Community May Just Save Your Life

Community may just save your life

In a recent article about the New England Patriots Chaplain, Jack Easterby (who I had the opportunity to teach and mentor at church 20+ years ago), Patriot’s player Matthew Slater stated, “As macho as we are in this locker room, we all want to be loved. As men, sometimes we don’t know how to deal with different emotions or ups and downs. We don’t grieve the way we should, experience sadness the way we should or express joy the way we should, because we’re so focused on the job. Jack has been there to say, ‘It’s OK to be down. It’s OK to have heartache.’” What Matthew was saying is that we all need community in our lives. Thankfully, Jack has created a community within the Patriot’s locker room. Many rise to the top, but all of us fall at some point and need a hand to get back up.

For many of us, we grew up a few years back when our grandparents, aunts and uncles and cousins lived in our community. When you needed help, you picked up the phone and gave a call. Within minutes, the family would arrive to help in anyway. On special events, especially Sundays, we’d get together to celebrate or just feast on good food. Having family close by was a blessing, especially in times of need.

Today, things have changed for most of us. No longer do we live in the family communities we grew up in and our close family members aren’t so close by. My wife and I recently attended a meeting with about forty people. Out of forty people, only three grew up in our state. We grew up in South Carolina and live in Charleston, SC where 50+ people move to every day. Our neighborhood is filled with Ohio State, Michigan, Michigan State, Purdue and other college banners that I never saw as a kid from Kershaw, South Carolina. Times have changed, and so have our communities.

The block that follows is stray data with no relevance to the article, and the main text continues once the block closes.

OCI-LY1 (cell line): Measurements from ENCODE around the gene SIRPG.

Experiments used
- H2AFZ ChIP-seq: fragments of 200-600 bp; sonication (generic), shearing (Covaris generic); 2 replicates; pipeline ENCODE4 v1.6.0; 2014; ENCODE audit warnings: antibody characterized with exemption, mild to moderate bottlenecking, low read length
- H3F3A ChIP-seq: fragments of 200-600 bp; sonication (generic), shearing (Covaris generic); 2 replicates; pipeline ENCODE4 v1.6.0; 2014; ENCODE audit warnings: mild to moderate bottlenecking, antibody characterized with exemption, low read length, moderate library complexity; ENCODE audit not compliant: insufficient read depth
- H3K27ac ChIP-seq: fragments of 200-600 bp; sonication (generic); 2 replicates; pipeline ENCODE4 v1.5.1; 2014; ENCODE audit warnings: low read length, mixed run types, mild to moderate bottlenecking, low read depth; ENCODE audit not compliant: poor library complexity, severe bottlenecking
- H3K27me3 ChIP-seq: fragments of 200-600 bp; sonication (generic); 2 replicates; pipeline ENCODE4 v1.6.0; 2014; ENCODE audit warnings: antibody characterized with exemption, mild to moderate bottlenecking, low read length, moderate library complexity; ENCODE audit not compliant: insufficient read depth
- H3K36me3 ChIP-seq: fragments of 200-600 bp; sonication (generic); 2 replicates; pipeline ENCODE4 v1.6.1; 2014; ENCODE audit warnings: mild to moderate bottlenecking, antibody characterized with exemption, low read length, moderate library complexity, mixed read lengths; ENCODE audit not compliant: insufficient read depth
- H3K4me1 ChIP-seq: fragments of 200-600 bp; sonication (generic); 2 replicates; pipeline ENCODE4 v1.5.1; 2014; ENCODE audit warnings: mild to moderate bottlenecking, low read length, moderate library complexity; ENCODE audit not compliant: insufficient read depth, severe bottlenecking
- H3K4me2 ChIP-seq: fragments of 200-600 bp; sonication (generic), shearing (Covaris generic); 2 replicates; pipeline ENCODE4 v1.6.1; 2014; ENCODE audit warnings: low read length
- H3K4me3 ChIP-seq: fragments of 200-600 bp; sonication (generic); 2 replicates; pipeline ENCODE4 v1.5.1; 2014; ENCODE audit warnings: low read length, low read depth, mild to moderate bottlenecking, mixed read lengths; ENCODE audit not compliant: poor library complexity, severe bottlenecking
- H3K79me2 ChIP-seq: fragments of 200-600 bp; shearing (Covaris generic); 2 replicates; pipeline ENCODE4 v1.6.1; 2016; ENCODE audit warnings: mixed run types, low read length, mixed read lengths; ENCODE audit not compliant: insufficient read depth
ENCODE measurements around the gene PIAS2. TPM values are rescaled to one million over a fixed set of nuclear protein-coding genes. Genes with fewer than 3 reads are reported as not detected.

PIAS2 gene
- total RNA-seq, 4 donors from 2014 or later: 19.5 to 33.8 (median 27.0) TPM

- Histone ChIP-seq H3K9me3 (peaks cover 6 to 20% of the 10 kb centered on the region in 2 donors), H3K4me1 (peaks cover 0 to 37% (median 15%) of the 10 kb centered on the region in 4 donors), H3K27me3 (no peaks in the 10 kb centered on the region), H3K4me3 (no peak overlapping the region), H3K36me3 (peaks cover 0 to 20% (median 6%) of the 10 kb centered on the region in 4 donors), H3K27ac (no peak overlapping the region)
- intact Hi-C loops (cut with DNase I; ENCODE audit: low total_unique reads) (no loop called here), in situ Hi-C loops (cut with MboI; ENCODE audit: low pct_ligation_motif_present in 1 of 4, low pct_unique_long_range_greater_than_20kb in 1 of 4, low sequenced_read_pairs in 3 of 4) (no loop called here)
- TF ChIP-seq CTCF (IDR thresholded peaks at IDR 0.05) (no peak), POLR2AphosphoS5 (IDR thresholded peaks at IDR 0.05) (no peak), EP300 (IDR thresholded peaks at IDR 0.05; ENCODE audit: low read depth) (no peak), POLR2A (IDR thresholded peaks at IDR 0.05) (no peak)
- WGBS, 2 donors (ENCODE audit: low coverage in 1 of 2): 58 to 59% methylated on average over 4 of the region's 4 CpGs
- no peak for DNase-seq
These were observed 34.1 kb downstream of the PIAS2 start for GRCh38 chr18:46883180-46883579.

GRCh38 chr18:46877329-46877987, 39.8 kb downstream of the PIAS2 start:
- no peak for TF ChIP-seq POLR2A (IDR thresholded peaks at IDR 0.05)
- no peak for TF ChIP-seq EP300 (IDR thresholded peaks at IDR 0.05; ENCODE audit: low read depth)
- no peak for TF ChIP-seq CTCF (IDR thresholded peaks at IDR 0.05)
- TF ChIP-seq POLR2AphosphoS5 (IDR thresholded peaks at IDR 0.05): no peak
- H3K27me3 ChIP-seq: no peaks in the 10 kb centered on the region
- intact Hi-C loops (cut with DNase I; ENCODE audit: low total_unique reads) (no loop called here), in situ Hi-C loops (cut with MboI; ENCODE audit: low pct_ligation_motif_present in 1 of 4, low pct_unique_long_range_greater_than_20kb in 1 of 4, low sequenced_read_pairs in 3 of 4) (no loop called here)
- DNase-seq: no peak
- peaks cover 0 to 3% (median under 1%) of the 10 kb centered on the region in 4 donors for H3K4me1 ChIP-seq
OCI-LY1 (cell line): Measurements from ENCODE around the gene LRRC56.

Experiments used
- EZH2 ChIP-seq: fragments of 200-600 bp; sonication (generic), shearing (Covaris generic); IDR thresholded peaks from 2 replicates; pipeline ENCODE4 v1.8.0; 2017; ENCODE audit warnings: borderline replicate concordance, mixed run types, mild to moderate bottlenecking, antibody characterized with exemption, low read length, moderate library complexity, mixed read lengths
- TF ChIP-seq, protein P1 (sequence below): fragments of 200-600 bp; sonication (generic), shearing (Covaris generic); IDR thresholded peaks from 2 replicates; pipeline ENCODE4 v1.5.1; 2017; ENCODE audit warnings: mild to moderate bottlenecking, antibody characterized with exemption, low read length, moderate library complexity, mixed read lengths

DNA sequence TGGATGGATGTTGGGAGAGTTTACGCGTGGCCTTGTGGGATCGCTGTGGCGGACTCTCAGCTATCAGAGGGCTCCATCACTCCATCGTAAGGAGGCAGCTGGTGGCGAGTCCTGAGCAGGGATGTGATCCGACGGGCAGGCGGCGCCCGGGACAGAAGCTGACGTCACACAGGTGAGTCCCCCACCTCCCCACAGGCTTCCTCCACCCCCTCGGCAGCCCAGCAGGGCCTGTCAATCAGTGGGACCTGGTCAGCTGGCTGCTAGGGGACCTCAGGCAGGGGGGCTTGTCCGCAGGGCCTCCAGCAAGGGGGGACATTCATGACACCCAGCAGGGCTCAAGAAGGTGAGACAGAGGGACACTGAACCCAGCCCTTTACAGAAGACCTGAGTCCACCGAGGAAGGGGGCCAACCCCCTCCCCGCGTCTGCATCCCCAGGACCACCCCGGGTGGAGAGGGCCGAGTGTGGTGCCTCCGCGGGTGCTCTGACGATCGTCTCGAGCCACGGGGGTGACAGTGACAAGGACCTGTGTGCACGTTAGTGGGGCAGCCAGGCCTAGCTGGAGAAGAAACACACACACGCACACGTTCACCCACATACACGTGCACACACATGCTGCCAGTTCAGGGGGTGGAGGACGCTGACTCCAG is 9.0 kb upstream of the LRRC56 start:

Merriam Webster’s definition of community is “an interacting population of various kinds of individuals in a common location with common interests.” For some of us in our neighborhood, we come from different cities and states, but we move to Charleston because we enjoy our beautiful city and the water. Some come because of a company transfer with Boeing, Mercedes, Volvo, Maersk, etc. We have things in common, but one aspect we need to focus on in the definition is the part “interacting population.” If we don’t interact, we don’t have community.

The Bible has a clear message about community. In Psalms 133, the writer states, “how good and how pleasing it is for brothers to live together as one! It is like oil of great worth poured on the head, flowing down through the hair on the face.” Communities first attribute is living together as one. This doesn’t mean we agree on football teams or even politics, but we choose to live as one.

For those that follow Jesus, we have a command given to us in Hebrews 10 that we cannot ignore. “Let us think of ways to motivate one another to acts of love and good works… but (the command) encourage one another”. Community is not about being equal in capabilities but equal in sharing our abilities to benefit the whole. Paul writes in Romans 12, “as our bodies have many parts and each part has a special function.” Yes, we all have a special function within our communities.

What is your community’s function? What is your community’s purpose and how are you using your gifts and talents to serve this community? Don’t think that your part is small and doesn’t serve the community, and don’t think that your community is too small to serve you. We all need our community to offer us a hand, at some point, to help pick us up.

To be valuable in your community, let’s go back to the beginning…you have to interact. Once you interact, you can share your gifts and talents, no matter how small they may seem. Trust me…we have been in a place where we needed that hand to pick us up. God created community and family for a reason. Let’s interact, live in a community with love and help each other live as it was intended. It may just save your life.

Brian Mayo
Brian Mayo